# Transforms

Before we delve into using the SpriteBatch, let’s quickly revisit the concept of Transformations using Matrices. Our MonoGame games use 3D hardware to render 2D scenes, and the individual sprites are represented as textured quads - a polygon consisting of two triangles arranged in a rectangle. The SpriteBatch computes the coordinates of the corners of this quad from the SpriteBatch.Draw() parameters. These vectors are then transformed for the final drawing process by multiplying them by a matrix specified in the SpriteBatch.Begin() method.

By default, the matrix used by the SpriteBatch is the identity matrix:

$$I = \begin{vmatrix} 1 & 0 & 0 & 0 \\\ 0 & 1 & 0 & 0 \\\ 0 & 0 & 1 & 0 \\\ 0 & 0 & 0 & 1 \end{vmatrix}$$

Any vector multiplied by this matrix will be the same vector (This is why it is called the identity matrix, by the way):

$$V_i = V_0 * I = \begin{vmatrix} 4 \\\ 3 \\\ 8 \\\ 1\end{vmatrix} * \begin{vmatrix} 1 & 0 & 0 & 0 \\\ 0 & 1 & 0 & 0 \\\ 0 & 0 & 1 & 0 \\\ 0 & 0 & 0 & 1 \end{vmatrix} = \begin{vmatrix}4 \\\ 3 \\\ 8 \\\ 1 \end{vmatrix}$$

But we can substitute a different matrix for the identity matrix. The most common includes scaling, translation, and rotation matrices. While it is possible to define the transformation matrices by hand by calling the Matrix constructor, MonoGame provides several methods for creating specific transformation matrices.

### Scale

A Scale matrix is similar to the Identity matrix, but instead of 1s on the diagonal, it provides scaling values:

$$S = \begin{vmatrix} x & 0 & 0 & 0 \\\ 0 & y & 0 & 0 \\\ 0 & 0 & z & 0 \\\ 0 & 0 & 0 & 1 \end{vmatrix}$$

Any vector multiplied by this matrix will have its components scaled correspondingly:

$$V_s = V_0 * S = \begin{vmatrix} 4\\\ 3\\\ 8\\\ 1\end{vmatrix} * \begin{vmatrix} x & 0 & 0 & 0\\\ 0 & y & 0 & 0 \\\ 0 & 0 & z & 0 \\\ 0 & 0 & 0 & 1 \end{vmatrix} = \begin{vmatrix}4x\\\ 3y\\\ 8z\\\ 1\end{vmatrix}$$

In MonoGame, a scale matrix can be created with one of the following methods:

• Matrix.CreateScale(float x, float y, float z) - A scaling matrix using x, y, and z to scale in the corresponding axes
• Matrix.CreateScale(Vector3 scale) - A scaling matrix using the x, y, and z components of the Vector3 to scale in the corresponding axes
• Matrix.CreateScale(float scale) - A scaling matrix that scales equally along the x, y, and z axis by the scale provided

### Translation

A Translation matrix also begins with an identity matrix, and adds translation values in the x, y, and z in the fourth row (which is why transforms for 3D math use 4x4 matrices):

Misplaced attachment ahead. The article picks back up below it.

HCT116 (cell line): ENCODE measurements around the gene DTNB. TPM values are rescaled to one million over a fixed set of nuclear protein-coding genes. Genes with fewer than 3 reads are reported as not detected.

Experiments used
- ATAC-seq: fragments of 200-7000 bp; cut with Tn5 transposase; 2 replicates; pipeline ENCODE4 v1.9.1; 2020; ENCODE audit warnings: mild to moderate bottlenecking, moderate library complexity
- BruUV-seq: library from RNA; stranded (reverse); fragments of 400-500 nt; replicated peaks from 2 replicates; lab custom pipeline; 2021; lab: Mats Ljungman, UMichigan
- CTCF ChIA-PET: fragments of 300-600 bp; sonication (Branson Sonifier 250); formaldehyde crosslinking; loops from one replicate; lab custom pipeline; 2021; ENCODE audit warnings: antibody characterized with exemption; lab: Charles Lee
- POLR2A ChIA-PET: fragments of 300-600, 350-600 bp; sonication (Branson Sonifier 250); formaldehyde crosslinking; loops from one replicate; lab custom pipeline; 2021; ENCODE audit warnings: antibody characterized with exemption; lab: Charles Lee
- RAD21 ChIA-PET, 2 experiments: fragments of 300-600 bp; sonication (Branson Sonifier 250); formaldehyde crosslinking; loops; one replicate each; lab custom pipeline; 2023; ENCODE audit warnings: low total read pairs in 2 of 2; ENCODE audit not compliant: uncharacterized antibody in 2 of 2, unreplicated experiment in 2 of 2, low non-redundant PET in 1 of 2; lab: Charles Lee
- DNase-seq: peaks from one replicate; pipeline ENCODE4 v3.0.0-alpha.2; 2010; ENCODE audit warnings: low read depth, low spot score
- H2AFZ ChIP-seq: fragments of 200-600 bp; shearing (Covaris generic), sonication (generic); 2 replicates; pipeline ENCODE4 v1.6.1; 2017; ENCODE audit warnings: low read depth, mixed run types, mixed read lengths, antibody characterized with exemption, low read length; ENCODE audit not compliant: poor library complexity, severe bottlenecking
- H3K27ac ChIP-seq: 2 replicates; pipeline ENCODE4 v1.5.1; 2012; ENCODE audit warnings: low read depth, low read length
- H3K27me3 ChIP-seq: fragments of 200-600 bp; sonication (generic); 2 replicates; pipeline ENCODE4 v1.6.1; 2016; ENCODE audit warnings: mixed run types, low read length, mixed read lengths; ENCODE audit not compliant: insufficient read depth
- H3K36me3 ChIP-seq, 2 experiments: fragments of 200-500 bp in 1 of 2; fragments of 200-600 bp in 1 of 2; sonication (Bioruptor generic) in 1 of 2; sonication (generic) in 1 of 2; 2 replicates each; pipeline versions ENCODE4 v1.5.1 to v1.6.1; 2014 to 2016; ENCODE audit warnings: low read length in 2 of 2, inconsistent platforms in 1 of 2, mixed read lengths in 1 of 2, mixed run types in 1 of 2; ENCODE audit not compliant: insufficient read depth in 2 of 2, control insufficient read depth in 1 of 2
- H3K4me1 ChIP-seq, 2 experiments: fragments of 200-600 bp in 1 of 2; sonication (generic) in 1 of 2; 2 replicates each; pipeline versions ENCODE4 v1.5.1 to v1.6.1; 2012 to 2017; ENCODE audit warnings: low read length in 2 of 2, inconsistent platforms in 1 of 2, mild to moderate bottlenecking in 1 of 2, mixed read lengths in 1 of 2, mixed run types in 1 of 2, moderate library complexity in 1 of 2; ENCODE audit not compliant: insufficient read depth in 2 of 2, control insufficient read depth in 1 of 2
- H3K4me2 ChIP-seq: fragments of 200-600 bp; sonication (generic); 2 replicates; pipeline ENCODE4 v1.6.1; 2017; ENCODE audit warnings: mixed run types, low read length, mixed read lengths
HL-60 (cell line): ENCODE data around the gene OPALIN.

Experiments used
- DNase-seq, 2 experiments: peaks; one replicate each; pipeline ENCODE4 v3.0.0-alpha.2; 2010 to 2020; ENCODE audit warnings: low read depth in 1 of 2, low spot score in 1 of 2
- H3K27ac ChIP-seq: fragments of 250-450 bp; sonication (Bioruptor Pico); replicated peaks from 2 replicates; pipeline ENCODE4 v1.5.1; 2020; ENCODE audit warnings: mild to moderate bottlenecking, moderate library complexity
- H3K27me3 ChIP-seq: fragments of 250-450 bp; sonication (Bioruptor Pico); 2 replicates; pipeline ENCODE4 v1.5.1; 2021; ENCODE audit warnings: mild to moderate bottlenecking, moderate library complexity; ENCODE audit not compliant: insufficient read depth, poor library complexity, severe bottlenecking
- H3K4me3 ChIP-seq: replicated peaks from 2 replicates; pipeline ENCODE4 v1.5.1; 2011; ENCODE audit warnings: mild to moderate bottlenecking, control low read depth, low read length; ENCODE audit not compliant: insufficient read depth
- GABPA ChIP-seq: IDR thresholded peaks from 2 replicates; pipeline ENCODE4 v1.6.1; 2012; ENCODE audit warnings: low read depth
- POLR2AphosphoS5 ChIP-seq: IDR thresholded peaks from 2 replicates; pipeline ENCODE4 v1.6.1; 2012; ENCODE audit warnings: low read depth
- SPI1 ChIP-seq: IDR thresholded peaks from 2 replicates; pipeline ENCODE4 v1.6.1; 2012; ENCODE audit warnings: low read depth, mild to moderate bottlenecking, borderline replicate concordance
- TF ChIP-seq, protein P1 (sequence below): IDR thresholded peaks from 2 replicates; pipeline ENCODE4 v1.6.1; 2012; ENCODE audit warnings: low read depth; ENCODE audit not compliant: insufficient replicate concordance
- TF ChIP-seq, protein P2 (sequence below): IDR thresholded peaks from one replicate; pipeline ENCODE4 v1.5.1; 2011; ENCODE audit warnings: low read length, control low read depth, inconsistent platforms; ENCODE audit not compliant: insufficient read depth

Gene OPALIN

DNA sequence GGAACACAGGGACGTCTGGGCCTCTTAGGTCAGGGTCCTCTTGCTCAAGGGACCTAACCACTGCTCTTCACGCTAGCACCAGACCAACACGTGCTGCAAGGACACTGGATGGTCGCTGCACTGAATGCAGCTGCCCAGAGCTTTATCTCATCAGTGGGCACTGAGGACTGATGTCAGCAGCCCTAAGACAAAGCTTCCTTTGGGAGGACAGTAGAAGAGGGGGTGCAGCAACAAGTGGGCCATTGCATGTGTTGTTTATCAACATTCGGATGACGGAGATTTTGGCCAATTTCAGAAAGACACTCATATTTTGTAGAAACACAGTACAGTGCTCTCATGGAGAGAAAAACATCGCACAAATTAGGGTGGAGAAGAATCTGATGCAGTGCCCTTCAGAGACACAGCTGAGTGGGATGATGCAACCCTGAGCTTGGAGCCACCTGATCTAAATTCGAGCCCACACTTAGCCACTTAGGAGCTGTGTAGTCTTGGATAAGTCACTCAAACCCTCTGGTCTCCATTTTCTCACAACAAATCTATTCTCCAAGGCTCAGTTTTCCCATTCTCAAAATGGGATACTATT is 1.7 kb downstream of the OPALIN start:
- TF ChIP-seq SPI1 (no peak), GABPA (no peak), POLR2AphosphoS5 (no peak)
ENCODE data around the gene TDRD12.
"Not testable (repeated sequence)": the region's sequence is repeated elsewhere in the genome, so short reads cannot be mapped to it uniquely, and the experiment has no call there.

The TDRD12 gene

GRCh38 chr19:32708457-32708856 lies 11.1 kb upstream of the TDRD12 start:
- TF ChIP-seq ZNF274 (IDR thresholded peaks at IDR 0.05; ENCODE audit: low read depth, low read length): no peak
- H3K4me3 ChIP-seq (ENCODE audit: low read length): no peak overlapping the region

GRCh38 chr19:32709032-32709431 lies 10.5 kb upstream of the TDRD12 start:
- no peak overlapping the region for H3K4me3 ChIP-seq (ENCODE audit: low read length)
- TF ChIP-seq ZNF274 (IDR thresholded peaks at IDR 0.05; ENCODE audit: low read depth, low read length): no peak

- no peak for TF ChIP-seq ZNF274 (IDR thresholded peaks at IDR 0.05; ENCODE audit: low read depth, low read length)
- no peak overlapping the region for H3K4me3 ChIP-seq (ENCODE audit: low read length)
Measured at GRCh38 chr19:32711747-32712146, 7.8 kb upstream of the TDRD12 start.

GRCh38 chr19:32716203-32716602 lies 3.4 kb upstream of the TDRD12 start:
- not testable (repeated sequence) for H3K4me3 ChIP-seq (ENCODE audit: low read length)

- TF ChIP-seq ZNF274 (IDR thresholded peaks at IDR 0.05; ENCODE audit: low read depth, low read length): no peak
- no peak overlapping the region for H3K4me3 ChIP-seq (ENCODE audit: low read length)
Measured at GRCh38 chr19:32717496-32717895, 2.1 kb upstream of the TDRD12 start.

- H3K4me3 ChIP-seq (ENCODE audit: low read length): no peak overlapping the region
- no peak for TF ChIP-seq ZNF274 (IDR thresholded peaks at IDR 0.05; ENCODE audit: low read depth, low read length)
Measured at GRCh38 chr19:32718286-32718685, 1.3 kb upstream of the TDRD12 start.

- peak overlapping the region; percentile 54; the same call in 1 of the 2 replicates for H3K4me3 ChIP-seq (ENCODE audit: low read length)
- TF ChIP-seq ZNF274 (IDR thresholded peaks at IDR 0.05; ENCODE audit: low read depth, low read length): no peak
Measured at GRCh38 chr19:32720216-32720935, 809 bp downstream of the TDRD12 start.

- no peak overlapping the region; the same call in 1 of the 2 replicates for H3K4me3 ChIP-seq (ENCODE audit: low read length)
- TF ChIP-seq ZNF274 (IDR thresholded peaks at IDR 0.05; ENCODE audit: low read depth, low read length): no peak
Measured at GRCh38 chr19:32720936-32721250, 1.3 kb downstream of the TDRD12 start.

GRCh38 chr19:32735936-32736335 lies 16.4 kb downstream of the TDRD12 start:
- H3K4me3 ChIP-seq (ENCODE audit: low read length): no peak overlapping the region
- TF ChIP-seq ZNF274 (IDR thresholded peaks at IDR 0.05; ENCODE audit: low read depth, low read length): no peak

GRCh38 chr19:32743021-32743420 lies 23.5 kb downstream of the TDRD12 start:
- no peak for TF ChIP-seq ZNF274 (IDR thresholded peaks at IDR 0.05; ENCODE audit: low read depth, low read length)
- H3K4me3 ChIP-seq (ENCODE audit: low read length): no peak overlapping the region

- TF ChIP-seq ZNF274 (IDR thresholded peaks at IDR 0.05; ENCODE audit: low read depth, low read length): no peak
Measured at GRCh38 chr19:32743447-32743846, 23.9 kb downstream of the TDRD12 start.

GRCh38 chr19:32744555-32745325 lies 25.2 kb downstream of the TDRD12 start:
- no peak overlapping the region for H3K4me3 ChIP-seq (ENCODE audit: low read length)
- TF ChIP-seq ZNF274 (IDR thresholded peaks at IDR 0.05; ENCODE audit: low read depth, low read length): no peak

$$T = \begin{vmatrix} 1 & 0 & 0 & 0\\\ 0 & 1 & 0 & 0 \\\ 0 & 0 & 1 & 0 \\\ t_x & t_y & t_z & 1 \end{vmatrix}$$

Any vector multiplied by this matrix will have its components translated accordingly:

$$V_t = V_0 * T = \begin{vmatrix}4\\\ 3\\\ 8\\\ 1\end{vmatrix} * \begin{vmatrix} 1 & 0 & 0 & 0\\\ 0 & 1 & 0 & 0 \\\ 0 & 0 & 1 & 0 \\\ t_x & t_y & t_z & 1 \end{vmatrix} = \begin{vmatrix}4+t_x\\\ 3+t_y\\\ 8+t_z\\\ 1\end{vmatrix}$$

### Rotation

A rotation matrix is a bit more involved, and there are separate matrices for each primary axis. In a 2D game, we typically only rotate around the z-axis, whose rotation matrix is:

$$R_z = \begin{vmatrix} \cos{\theta} & \sin{\theta} & 0 & 0\\\ -\sin{\theta} & \cos{\theta} & 0 & 0 \\\ 0 & 0 & 1 & 0 \\\ 0 & 0 & 0 & 1 \end{vmatrix}$$

Here $\theta$ is the rotation measured in radians in the clockwise direction.

In MonoGame, a z-Rotation matrix can be created with one of the following method:

• Matrix.CreateRotationZ(float angle) - A rotation matrix about the z-axis using the supplied angle

Additionally, rotations about the x and y axes can be created with:

• Matrix.CreateRotationX(float angle) - A rotation matrix about the x-axis using the supplied angle
• Matrix.CreateRotationY(float angle) - A rotation matrix about the y-axis using the supplied angle

### Composite Transformations

Moreover, we can combine multiple operations by multiplying their matrices together. I.e. given the translation matrix $T$ and the rotation matrix $R$, we could apply the translation followed by the rotation by computing a composite matrix $C$ that combines the operations:

$$C = T * R$$

In MonoGame we can multiply matrices with Matrix.Multiply() or by using the * operator. I.e. to perform the translation described above we could use either:

var compositeTransform = Matrix.Multiply(Matrix.CreateTranslation(x, y, z), Matrix.CreateRotation(angle));

or

var translation = Matrix.CreateTranslation(x, y, z);
var rotation = Matrix.CreateRotation(angle);
var compositeTransform = translation * rotation;

Now let’s put this knowledge of transforms to practical use.